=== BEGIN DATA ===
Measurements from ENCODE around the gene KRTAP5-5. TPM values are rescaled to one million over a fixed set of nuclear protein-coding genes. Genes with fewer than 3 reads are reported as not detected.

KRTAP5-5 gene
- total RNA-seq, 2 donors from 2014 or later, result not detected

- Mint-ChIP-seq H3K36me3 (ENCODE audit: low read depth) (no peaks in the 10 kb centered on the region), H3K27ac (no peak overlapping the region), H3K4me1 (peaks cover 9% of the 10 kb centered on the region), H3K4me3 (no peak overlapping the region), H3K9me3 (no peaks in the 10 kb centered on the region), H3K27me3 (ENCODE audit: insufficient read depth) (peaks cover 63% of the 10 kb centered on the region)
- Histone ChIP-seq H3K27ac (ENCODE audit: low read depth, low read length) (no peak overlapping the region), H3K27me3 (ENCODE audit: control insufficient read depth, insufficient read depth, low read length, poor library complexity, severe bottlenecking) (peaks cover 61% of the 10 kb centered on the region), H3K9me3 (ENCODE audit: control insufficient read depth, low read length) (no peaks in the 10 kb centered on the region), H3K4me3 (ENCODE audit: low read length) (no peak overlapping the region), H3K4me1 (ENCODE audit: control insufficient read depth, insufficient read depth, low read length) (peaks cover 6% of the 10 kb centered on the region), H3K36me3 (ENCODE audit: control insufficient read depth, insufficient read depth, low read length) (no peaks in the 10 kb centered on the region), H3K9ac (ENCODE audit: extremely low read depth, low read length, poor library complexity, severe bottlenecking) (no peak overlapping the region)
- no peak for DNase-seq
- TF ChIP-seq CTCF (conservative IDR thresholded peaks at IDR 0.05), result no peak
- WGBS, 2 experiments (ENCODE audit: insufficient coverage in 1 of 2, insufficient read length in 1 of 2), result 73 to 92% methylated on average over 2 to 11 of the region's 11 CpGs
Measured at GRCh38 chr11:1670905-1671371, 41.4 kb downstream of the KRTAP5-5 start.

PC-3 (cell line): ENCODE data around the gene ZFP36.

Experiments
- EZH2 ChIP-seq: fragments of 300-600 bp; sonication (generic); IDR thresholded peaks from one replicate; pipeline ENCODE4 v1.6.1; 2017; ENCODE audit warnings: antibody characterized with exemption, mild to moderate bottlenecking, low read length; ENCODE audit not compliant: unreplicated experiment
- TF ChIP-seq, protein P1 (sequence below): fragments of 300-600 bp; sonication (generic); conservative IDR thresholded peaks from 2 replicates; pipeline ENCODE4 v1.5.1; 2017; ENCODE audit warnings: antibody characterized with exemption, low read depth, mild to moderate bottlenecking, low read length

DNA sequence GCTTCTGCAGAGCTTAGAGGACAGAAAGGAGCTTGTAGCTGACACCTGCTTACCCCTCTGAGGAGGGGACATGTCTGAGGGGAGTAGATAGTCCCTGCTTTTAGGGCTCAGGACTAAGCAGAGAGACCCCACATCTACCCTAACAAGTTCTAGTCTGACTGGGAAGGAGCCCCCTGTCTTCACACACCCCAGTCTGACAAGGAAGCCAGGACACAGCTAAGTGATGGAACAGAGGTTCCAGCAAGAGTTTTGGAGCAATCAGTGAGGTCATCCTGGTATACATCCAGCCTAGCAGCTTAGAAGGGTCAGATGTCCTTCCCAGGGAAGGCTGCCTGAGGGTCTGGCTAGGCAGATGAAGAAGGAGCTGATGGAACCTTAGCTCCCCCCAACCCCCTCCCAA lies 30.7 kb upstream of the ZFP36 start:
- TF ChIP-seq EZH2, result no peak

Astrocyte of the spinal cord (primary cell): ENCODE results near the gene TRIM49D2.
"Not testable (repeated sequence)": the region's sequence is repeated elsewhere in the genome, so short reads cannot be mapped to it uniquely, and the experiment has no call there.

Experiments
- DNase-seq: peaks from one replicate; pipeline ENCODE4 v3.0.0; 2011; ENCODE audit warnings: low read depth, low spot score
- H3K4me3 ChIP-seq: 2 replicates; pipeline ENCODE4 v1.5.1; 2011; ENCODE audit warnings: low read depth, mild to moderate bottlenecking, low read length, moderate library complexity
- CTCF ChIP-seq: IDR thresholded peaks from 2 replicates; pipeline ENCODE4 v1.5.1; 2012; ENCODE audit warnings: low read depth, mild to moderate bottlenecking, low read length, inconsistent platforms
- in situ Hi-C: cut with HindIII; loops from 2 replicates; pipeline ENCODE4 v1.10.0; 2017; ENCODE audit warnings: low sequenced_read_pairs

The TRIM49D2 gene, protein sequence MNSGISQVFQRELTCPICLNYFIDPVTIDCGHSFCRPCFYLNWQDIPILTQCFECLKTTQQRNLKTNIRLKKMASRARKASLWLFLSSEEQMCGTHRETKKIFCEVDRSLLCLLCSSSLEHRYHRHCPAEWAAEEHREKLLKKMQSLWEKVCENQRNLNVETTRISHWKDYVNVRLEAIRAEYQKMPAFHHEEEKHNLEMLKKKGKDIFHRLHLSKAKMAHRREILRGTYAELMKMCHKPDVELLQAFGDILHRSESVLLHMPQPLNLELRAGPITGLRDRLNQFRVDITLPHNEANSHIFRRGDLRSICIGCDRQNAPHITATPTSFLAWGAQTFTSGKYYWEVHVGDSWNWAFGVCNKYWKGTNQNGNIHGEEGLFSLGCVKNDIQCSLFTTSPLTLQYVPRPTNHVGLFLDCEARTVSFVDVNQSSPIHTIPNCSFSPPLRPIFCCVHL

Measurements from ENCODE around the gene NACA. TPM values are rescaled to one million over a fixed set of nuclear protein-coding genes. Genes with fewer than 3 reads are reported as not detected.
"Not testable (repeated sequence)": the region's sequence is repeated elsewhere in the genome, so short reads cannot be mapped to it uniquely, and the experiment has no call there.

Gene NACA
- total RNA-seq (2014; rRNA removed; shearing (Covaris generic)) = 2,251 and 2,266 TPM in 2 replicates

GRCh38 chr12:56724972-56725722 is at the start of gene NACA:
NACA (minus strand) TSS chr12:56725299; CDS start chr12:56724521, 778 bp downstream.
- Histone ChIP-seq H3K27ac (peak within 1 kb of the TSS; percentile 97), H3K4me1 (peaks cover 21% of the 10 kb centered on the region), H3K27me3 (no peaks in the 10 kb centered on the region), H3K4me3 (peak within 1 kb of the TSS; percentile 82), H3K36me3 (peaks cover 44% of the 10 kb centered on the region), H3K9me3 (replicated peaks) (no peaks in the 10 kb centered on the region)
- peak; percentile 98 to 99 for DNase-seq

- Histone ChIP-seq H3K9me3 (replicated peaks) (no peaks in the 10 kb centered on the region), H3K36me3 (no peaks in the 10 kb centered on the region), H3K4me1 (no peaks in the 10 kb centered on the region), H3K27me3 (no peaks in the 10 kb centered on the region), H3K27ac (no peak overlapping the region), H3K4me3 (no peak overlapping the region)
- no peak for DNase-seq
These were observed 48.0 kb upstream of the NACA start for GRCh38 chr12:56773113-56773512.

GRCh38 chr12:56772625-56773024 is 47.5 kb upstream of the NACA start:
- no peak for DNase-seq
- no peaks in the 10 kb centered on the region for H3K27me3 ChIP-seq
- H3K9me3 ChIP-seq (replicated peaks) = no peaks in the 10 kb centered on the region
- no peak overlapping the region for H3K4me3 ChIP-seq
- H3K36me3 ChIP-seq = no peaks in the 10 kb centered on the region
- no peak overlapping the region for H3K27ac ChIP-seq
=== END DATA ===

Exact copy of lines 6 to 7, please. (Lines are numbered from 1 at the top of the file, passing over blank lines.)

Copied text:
- no peak for DNase-seq
- TF ChIP-seq CTCF (conservative IDR thresholded peaks at IDR 0.05), result no peak